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Dear Readers, This week's column is prompted by an editorial written by Ruth Bettelheim, a family therapist. The central theme of her opinion piece is that children should play a more active role in contributing to parenting plans between divorced (or separated) parents. Ms. Bettelheim addresses the definite conundrum of maintaining strong bonds with both parents, while simultaneously permitting a child to enjoy the many tantalizing opportunities of childhood. Her solutions, though, might be worse than this problem.
Our hodgepodge of matrimonial statutes vary slightly, from state-to-state, while sharing similar basic values. While some aspects of divorce lend themselves to a permanent solution, child custody solutions do not. Hence, any custody or visitation solution is going to be subject to future modification, as necessary.
Still, all states require some sort of "Parenting Plan" which, once legal custody is divided, sketches a potentially permanent dispensation of visitation rights concerning children. These plans, dancing around school and extracurricular schedules, are usually several pages and sections long and address weekend, major holiday, and summer visitation, along with other stipulations concerning telephone contact, communication issues, and decision-making authority.
Ms. Bettelheim, correctly notes that it is hard to peer into the future wants and needs of a toddler, when drafting a Parenting Plan. As she writes, "Imagine yourself as a 13-year-old who wants to spend more time with your friends over the weekends..." Her proposal, then, is that children as old as seven years should be empowered to take an active role in crafting a visitation plan that works for them. Likwise, because of how fundamentally specific a Parenting Plan must be, there should be mandatory review of them every two years.
With all due respect to Ms. Bettelheim (yes, you know where I am going with that as a lead-in), have you completely lost your senses? She blandly notes, "Many children will decline, as they are deeply reluctant to hurt a parent." You think? However, she says that children "as the ultimate experts on their own lives" should be actively solicited to engage in the back-and-forth of setting a visitation schedule and plan. Clearly, the closest Ms. Bettelheim has ever gotten to a custody battle is from her therapist's couch. Just what we need, a process mandating children be in the middle of a custody fight.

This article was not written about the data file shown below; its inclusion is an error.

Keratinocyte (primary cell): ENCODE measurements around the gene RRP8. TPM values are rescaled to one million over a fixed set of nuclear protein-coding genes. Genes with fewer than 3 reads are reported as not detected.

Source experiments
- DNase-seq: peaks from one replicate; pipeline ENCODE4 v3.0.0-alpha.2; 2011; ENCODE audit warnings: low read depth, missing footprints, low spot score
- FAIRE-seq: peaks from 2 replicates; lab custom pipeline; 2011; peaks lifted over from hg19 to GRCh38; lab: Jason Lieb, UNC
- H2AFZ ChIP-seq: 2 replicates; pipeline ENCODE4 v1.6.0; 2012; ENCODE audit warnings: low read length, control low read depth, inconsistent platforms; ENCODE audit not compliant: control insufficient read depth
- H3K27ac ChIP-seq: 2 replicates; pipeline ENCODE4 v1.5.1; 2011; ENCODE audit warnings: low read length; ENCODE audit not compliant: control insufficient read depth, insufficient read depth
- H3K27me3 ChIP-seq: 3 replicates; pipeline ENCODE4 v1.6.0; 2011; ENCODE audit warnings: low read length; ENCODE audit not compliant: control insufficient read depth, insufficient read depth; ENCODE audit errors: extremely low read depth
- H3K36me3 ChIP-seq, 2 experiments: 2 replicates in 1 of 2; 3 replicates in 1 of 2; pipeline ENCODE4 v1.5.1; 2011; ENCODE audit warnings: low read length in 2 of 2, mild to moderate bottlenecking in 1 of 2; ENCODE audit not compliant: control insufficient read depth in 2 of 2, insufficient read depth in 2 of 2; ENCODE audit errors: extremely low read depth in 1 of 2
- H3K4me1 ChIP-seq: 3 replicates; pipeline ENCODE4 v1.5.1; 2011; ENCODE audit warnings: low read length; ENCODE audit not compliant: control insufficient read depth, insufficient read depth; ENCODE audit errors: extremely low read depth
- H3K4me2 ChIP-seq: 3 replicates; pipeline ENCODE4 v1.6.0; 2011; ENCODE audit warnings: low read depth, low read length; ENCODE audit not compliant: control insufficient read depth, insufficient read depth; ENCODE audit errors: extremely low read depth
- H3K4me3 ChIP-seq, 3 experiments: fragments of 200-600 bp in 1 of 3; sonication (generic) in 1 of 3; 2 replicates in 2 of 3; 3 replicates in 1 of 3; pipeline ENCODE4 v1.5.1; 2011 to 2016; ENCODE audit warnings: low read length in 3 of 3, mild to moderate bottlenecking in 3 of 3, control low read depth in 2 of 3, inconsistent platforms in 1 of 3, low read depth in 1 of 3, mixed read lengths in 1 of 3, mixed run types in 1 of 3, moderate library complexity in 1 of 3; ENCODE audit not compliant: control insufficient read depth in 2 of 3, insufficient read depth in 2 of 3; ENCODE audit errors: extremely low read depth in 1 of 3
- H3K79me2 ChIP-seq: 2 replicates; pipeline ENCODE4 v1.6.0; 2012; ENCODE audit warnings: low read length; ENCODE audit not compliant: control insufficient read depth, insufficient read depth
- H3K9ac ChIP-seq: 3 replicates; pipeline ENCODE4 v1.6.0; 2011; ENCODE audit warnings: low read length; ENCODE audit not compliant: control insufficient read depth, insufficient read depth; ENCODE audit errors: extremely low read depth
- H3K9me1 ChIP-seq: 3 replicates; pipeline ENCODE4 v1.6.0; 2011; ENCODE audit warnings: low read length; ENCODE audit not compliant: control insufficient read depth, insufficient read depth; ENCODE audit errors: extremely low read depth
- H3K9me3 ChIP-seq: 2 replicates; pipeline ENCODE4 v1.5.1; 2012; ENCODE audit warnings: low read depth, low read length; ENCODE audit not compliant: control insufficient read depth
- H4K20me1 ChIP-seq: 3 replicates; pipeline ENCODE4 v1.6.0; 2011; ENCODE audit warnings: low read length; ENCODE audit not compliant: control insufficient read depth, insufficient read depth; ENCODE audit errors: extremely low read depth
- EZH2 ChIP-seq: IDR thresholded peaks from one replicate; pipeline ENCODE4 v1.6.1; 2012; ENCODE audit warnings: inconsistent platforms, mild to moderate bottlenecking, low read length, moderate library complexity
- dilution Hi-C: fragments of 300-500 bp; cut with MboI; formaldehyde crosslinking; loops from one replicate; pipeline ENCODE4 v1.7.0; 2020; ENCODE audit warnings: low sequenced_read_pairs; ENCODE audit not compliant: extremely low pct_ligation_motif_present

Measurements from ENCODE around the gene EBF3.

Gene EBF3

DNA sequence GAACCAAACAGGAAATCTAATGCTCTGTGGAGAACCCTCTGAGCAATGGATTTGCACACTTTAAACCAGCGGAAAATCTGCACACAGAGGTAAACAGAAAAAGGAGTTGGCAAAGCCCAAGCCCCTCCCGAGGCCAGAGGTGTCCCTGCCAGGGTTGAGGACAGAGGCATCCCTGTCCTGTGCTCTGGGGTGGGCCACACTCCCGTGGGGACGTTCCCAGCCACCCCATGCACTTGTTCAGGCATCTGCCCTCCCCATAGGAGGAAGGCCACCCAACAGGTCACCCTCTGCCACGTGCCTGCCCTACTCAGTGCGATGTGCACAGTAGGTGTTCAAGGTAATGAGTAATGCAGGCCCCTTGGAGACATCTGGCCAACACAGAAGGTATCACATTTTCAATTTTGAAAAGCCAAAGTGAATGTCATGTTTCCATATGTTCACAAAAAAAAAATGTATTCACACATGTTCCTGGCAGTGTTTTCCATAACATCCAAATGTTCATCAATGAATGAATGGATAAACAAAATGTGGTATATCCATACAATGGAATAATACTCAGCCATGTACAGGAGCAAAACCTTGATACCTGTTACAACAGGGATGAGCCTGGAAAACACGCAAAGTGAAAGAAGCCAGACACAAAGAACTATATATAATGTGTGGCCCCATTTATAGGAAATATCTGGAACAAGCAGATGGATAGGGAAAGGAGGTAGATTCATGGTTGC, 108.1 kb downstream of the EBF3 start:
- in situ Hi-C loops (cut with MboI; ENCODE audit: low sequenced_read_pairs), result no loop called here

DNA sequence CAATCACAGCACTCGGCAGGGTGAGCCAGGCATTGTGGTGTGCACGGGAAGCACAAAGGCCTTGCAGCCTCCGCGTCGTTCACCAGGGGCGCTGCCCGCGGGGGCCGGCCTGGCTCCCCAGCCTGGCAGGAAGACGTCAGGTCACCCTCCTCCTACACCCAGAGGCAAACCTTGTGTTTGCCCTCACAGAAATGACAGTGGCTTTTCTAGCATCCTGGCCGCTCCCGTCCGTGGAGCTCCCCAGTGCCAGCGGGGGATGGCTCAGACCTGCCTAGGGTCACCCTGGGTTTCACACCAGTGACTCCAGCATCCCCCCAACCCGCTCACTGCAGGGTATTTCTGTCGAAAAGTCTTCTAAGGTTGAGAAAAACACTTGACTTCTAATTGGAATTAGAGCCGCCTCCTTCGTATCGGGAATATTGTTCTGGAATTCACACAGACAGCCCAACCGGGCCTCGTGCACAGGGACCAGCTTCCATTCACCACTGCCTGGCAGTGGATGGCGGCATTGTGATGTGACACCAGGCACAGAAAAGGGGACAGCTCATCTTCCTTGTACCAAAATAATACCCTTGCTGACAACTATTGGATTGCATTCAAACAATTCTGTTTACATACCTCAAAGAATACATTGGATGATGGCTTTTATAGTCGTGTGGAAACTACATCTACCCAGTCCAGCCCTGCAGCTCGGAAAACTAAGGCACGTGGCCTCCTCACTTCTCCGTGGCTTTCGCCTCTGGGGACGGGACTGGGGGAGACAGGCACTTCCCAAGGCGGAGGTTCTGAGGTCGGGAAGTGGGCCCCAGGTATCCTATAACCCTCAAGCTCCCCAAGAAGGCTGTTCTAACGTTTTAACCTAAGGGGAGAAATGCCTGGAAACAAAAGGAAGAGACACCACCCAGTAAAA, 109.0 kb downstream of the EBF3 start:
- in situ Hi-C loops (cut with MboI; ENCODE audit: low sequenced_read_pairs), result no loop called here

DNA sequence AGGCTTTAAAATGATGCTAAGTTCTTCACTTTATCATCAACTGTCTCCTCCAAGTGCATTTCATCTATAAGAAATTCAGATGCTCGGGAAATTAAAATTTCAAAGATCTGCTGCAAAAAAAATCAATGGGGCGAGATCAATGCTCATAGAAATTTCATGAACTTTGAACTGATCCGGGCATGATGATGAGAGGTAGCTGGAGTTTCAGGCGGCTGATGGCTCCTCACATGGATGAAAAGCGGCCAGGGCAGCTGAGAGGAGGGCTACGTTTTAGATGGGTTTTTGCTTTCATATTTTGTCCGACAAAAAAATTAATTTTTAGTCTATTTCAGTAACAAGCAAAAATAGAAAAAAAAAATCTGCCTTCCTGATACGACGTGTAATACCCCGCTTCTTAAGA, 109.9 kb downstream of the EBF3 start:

In custody battles, judges already gently incorporate the wishes of children as old as 10 or so (roughly) in their rulings when necessary. Generally, this is done by talking to a child in private, when the child asks to speak with the judge, or when one of the parents insists (with good reason). Furthermore, in thorny cases, judges will bring a guardian ad litem, as the child's attorney, into the process, satisfying the role of an advocate for the child who is equipped with an extra set of eyes, ears, and voice of reason for the judge. All of this minimizes trauma to and manipulation of (or by) a child.
However, custody fights are called this because the parents are doing just that–fighting! Both parents are having their hearts ripped out at the idea that little Emily or Johnny won't come running down the steps every morning for breakfast.
In most cases, then, the parents are blinded by what is really best for their child and are focused on only one goal – spending as much time as possible with their baby. This goal burns deeply in their psyche. Having an opportunity to re-fight this same battle every two years, with the hopes of possibly gaining a few hours more of visitation each week, will serve as a source of chaos out of the modicum of order offered by a Parenting Plan. Emily or Johnny also quickly learn they can throw out some trial balloons about what it might "cost" to gain their support in changing the visitation plan, manipulating Mommy or Daddy.
Ms. Bettelheim, your idea, despite its noble birth, is awful. All it will do is create spoiled brats, children torn by their affections, and entrench most fractured families in a new war every two years.